In today’s daily 5 Things You Need to Know feature, ThisWeekinWorcester.com explores five important items and stories that Worcester and Central Massachusetts residents should keep a close eye on.
These five things can cover a whole range of subjects and issues that we feel are pertinent to understanding what’s going on in the city and the cities and towns surrounding Worcester.
In today’s edition - Wednesday, April 27 - members of the five ad hoc advisory committees for distribution of ARPA funds are announced, the Peach Truck returns to Worcester County this summer, Hanover Theatre announces its new Vice President of Advancement, Holy Cross' Cantor Gallery now featuring work of Visual Arts seniors through May and medical experts provide tips on avoiding and treating tick bites.
City Manager Ed Augustus provided to City Council on Tuesday the 36 committee members selected to serve on five advisory committees which will set priorities for funding within key areas and , depending on privacy considerations for applicants, be involved in the review and ranking of applications.
The committees and individuals selected are:
Affordable Housing Trust Fund
The Peach Truck Tour is coming back to Worcester County.
The popular Nashville-based peach delivery service partners with local farms to bring flavorful and fresh peaches, pecans, gourmet jams, sauces and more.
On two dates this summer - July 13 and 14 -- The Peach Truck will be making multiple stops across Worcester County, including at the Auburn Mall and The Tractor Supply Co. in Westborough, Gardner and Leominster.
The Peach Truck will be bringing 25 pound boxes of peaches and 10 oz. bags of pecans.
To pre-order, click here.
The Hanover Theatre and Conservatory for the Performing Arts announced that Linda Rosenlund has joined its team as Vice President of Advancement.
Rosenlund has previously served as Acting Vice President for University Advancement at Assumption University.
The Iris and B. Gerald Cantor Art Gallery at the College of the Holy Cross will present the work of nine graduating visual arts majors in the exhibition “Remember Tomorrow,” on view from Wednesday, April 27 through graduation day, Friday, May 27.
An opening reception will be held Thursday, April 28 from 5:30 PM to 7 PM.
The artwork on view was developed during the year-long Senior Studio Concentration Seminar by students Dora Calva, Aliyah Coplan, Julia Covelle, Paige Epp, Grace Hoelscher, Shea O’Scannlain, Sommer Ross, Natalie Scholz, and Stanislav Yarmoussik. The students will give presentations about their work during the Academic Conference on Wednesday, April 27 at 10:45 AM.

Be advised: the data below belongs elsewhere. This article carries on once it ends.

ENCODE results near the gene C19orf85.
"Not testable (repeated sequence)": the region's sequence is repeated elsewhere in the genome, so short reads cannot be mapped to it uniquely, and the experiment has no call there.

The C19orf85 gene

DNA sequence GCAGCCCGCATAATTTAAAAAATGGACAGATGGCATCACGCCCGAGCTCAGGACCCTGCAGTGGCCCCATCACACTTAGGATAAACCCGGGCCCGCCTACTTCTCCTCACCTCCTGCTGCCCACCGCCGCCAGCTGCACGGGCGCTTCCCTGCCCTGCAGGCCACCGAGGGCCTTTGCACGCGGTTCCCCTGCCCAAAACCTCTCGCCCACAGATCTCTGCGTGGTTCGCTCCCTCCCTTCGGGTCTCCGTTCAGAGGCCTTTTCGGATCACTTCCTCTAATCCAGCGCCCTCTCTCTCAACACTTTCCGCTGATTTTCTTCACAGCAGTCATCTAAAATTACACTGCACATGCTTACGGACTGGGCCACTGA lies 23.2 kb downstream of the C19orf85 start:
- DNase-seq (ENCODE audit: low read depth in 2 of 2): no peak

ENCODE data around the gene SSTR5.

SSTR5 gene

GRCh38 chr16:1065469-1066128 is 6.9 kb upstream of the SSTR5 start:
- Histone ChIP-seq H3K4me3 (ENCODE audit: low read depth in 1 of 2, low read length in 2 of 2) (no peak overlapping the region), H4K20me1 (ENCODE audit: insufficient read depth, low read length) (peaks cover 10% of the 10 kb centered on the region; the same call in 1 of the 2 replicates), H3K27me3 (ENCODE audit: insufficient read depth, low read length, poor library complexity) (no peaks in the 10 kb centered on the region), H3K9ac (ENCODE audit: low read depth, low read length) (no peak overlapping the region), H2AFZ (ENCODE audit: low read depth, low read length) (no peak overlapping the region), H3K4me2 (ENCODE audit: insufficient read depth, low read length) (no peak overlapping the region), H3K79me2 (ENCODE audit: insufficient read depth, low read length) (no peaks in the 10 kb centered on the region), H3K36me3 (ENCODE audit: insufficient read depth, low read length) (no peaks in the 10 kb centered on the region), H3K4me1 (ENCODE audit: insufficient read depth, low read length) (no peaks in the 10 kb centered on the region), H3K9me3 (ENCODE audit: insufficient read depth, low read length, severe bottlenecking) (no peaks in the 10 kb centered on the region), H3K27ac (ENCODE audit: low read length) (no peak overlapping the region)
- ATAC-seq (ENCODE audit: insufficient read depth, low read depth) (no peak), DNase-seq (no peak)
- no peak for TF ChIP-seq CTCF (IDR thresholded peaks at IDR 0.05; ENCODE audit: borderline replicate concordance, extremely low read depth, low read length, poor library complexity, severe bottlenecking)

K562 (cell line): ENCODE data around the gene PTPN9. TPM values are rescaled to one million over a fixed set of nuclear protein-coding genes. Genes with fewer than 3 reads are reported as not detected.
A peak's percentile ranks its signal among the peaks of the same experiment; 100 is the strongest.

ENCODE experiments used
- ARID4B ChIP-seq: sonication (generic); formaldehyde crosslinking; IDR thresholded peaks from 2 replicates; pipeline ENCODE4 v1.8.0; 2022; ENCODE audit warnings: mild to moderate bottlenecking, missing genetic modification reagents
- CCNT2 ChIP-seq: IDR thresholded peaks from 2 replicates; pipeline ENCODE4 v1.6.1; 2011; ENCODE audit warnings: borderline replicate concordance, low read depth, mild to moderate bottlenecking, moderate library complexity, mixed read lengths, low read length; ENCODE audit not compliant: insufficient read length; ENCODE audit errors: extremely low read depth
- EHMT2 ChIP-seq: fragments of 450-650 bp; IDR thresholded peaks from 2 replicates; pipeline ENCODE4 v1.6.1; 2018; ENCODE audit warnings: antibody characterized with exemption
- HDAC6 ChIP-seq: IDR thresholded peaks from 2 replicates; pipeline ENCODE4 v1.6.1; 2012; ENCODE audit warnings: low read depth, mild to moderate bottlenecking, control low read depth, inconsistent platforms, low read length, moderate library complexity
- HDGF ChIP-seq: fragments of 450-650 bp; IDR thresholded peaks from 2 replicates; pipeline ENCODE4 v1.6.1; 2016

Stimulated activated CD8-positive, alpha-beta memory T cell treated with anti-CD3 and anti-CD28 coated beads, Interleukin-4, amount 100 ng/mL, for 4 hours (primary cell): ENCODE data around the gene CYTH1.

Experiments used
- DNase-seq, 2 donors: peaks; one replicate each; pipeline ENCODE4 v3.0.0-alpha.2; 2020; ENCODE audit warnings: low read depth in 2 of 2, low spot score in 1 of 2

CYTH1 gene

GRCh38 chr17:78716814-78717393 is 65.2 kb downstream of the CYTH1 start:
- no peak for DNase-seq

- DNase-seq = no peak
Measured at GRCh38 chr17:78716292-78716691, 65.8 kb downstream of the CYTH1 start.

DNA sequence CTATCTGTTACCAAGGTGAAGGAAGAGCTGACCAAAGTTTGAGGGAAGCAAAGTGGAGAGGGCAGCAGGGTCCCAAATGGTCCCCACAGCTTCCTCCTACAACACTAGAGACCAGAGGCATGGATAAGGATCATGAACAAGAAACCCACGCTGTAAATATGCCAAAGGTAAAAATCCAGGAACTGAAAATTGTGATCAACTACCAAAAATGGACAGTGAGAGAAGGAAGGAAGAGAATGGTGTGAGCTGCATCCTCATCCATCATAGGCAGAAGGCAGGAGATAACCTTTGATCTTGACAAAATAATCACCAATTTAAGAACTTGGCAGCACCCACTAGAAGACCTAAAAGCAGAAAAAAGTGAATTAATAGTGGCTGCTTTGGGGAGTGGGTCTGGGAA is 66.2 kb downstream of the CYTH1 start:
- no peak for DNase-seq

The artwork presented includes drawing, painting, sculpture and mixed media in both figurative, landscape and abstract forms – reflecting the students’ range of experiences during the pandemic and their hopes for the future of the world they are entering into
With spring in full swing, the physicians and providers at American Family Care, with a location at 117 Stafford Street in Worcester, remind local residents about the potential danger from tick bites and offer tips for prevention and treatment.
“Prime tick season begins in April and lasts through late fall,” said Dr. Vincent Meoli, regional medical director of AFC. “Ticks can transmit a variety of diseases, including Lyme disease, which is one we see most often here in New England. That’s why it’s important to take preventative steps to avoid tick bites, know how to treat them and understand when to seek medical care.”
Ticks can be found in places that are grassy, brushy, wooded or inhabited by animals, which includes settings ranging from backyards to hiking trails, campgrounds to beaches.
Dr. Meoli advised that people who will be spending time outdoors in these areas treat clothing and gear with products containing 0.5% permethrin and apply insect repellents containing Environmental Protection Agency (EPA) approved ingredients such as DEET, picaridin or oil of lemon eucalyptus. Once inside, he recommended, people should check their clothing and bodies for ticks.
“Ticks like warm areas, so pay attention to areas with folds of skin such as under your arms, behind your ears, behind your knees, around your groin, in your belly button, and in and around your hair,” he said. “Be sure to check your children and pets if they spend time outdoors as well.”
If a tick is spotted, Dr. Meoli noted that quick removal is key. “Use a clean pair of tweezers to get as close to the surface of the skin as possible,” he said. “Firmly grab the tick with the tweezers and pull straight up with steady pressure. Avoid jerking or twisting, which can cause the body to break off from the mouth parts. Then thoroughly clean the area with soap and water or rubbing alcohol. Also, don’t kill the tick with your hand; dispose of it in a sealed bag or container, flush it down the toilet, or put it in alcohol.”
Not all ticks carry disease, so a tick bite isn’t necessarily cause for alarm, especially if it is removed quickly and completely. Symptoms can appear a few days to several weeks after a tick bite.
“Symptoms to watch for include a fever and chills, headaches, muscle and joint pains, fatigue or a rash,” said Dr. Meoli. “If you have any of these symptoms, are unable to remove the tick or have any other concerns, it’s best to come in and get checked by a medical professional. We can perform blood tests and prescribe a preventive antibiotic if necessary.”
The AFC staff in Worcester offers convenient, walk-in care seven days a week for patients of all ages, including urgent care, physicals, stitches for cuts and lacerations, on-site x-rays, and diagnostic rapid tests and antigen tests for COVID-19 with results available within 15 minutes.